Today we had a great morning. Our friend Paige is majoring in Photojournalism (right, P?) and needed some subjects for a photo project. I happen to have 2 cute subjects. So, we did an outdoor paint project while she snapped pics. Then, we played on the swing set. And made mud pies. Mostly in bare feet.
When we got back inside, we ate lunch before we took a much-needed bath. At lunch, Bean made a comment about not having shoes. I asked her what would happen if she didn’t own any shoes? She laughed as if I was saying something ridiculous. Then, I told her that some kids in the world don’t have any shoes because they can’t afford to buy them. Her jaw dropped. I told her that most of the kids I met in Haiti didn’t have any shoes.
Then, we talked about what would happen to their feet if they stepped on sharp stones. She also said that their feet would get bitten by “lots of ants.” Then she said, “They would need lots of band-aids!” I told her that the kids in Haiti didn’t have band-aids, either. “You should have given them shoes, and band-aids, Mama!” she said, most emphatically. (I love her heart!) I told her that we did, in fact, bring both shoes and band-aids.
We talked more about the orphanage kids who had no shoes and had school under a tent with dirt floors and rough benches. I told her that the dirt floor was full of nails and sharp stones. She absolutely couldn’t believe it.
This entire time Peanut was eating her Cheetos and I thought she was ignoring us. But, I was wrong. As we got ready for her nap, we always pray. I usually go first and then she prays. She always starts by mentioning everyone on her mind. Today, this is what she said: “God, Beanie, Mimi, Poppy, Mama, Peanut, Daddy, Miss Paige, my dolly, and God, are you listening?” At this point she opened her eyes and looked up earnestly. “God, thank you for my shoes. You hear me? Thank you for my shoes. You hear me? Amen.”
I guess you never know what they are listening to or what makes a difference.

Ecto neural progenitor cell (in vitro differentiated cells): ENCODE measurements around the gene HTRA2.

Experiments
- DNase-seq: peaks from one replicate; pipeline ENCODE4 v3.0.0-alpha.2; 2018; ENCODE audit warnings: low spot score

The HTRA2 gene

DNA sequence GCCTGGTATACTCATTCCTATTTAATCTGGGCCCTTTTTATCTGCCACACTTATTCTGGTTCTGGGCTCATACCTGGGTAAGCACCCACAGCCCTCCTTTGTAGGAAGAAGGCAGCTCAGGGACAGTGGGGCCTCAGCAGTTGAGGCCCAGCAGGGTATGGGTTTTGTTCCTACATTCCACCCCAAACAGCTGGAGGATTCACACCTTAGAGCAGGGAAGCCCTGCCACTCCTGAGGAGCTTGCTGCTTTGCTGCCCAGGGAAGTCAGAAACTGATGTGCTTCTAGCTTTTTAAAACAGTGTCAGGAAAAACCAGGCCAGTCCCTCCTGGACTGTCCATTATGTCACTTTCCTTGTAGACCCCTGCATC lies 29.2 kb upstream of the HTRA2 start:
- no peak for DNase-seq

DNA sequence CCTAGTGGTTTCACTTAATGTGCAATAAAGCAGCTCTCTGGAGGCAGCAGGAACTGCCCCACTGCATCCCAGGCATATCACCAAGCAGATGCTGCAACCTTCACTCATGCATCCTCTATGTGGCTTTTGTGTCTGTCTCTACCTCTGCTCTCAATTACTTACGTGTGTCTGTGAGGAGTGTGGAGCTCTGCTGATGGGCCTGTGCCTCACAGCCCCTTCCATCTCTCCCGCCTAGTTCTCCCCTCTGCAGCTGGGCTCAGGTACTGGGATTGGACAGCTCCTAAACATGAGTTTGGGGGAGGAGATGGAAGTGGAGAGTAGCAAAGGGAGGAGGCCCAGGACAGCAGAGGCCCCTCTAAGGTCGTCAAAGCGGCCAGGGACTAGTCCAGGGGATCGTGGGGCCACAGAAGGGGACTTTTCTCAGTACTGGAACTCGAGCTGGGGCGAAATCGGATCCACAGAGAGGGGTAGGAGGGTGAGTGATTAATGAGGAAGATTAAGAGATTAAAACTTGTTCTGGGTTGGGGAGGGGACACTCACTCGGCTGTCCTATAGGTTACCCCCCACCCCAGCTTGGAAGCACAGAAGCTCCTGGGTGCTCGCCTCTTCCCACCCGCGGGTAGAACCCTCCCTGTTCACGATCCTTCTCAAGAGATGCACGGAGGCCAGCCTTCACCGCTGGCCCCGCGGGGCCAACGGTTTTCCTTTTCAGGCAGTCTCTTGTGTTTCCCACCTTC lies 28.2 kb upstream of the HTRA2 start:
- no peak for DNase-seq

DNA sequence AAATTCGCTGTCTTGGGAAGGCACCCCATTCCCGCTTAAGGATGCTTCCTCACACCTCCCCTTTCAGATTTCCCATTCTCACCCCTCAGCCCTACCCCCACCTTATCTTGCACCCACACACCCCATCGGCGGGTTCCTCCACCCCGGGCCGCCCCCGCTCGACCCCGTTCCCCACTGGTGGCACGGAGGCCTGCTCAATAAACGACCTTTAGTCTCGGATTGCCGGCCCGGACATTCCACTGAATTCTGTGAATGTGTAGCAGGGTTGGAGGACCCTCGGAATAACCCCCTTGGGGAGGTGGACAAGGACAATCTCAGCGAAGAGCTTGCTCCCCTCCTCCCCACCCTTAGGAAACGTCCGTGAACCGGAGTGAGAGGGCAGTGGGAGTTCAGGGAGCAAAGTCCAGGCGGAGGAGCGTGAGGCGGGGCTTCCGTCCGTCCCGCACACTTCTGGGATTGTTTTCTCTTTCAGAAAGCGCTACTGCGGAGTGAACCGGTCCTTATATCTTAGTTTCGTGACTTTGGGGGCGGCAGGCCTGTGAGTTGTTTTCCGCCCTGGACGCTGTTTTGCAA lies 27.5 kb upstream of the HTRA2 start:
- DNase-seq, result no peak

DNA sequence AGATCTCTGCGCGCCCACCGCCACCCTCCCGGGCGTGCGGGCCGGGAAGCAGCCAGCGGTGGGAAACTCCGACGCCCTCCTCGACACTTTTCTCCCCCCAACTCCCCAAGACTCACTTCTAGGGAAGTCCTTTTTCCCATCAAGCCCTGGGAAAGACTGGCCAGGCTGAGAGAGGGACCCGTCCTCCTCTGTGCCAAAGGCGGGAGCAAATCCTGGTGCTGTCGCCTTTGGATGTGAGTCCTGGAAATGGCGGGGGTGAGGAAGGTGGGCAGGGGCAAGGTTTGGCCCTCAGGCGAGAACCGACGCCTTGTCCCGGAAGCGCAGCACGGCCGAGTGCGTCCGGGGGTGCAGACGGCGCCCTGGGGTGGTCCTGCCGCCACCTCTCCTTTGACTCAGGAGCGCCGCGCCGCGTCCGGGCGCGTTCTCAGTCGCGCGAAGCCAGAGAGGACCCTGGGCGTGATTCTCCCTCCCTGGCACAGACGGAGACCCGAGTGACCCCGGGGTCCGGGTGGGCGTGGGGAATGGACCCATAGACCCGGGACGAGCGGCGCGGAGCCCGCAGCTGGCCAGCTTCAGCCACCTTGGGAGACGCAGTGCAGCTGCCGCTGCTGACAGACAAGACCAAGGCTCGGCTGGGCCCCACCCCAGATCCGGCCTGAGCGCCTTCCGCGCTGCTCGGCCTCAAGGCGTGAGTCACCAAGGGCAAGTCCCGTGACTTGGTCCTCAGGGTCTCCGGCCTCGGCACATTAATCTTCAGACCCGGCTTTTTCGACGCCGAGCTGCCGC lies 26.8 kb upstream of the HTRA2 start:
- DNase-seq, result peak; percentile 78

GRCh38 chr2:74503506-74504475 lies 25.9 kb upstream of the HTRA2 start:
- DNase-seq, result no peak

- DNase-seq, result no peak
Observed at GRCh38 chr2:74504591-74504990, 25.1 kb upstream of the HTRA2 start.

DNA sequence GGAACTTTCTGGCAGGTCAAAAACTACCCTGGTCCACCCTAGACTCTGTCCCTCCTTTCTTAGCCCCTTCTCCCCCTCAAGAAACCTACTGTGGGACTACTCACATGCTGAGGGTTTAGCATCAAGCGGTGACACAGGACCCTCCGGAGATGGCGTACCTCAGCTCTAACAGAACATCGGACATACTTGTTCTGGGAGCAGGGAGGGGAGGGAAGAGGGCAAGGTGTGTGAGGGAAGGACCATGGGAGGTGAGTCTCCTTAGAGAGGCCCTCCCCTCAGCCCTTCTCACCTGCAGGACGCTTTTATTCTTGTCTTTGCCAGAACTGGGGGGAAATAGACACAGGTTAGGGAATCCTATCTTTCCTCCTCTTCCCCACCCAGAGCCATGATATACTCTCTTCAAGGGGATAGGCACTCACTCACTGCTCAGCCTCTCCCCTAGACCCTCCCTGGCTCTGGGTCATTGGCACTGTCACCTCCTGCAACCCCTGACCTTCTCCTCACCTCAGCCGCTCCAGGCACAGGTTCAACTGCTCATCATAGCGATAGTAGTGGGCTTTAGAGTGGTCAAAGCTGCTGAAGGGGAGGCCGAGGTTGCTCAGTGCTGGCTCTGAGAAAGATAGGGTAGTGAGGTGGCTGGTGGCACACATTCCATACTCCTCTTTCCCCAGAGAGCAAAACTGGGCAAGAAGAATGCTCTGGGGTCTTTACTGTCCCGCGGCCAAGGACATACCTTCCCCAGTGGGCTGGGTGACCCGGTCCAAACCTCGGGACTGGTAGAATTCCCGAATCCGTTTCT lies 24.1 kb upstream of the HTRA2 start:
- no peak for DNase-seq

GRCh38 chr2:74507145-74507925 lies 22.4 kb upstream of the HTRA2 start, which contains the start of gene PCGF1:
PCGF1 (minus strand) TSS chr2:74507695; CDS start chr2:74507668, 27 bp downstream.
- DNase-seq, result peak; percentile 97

Do you want to help make a difference in a teency way? It starts with cereal boxes. In Haiti, there’s a very high unemployment rate. When I was there, one Haitian man we were working with said that the rate was as high as 85%. For those who want to work, there are few jobs available. But, a group of people at The Apparent Project are making a difference. They are making beautiful jewelry, journals, and other items out of one thing Haiti has an abundance of: trash. There are no garbage trucks or landfills, so there is trash everywhere. However, there are some things (like cereal boxes) we can send to use as raw materials.
This is what we can do. Start saving your cereal boxes. When your family finishes off the Krispy Sugar Krunchies inside — and retrieves the precious, fought-over toy that will be forgotten in 20 minutes — empty out and flatten that box. Then, hang onto it. Stick it in a bigger box. When you’ve got enough, send it to Haiti. And men and women can use this trash to make gorgeous jewelry. Their earnings then feed and clothe their children and provide tuition and uniforms for school. And, your cereal boxes will buy shoes. And band-aids. And the other simple things Bean couldn’t believe that people live without.
This also keeps the kids in their homes with their parents. Some kids are given to orphanages in Haiti not because their parents are dead, but because they can’t feed them. And these parents feel that a dirt-floor school and cinder block huts are better than what they have. (I know that not all of the orphanages there are in the same condition as the one I saw. And that is something happy indeed. But orphanages like this do exist. And the one I visited had at least 70 kids there.)
The details on how and where to send these cereal boxes can be found at The Apparent Project website. I currently have a huge box of cereal boxes because a) I’ve been saving them awhile -and- b) our family eats a ridiculous amount of cereal. If any of you are local and want to fill a giant box together and split the shipping/customs cost, let me know.
It’s a small thing we can do. Who’s in this with me?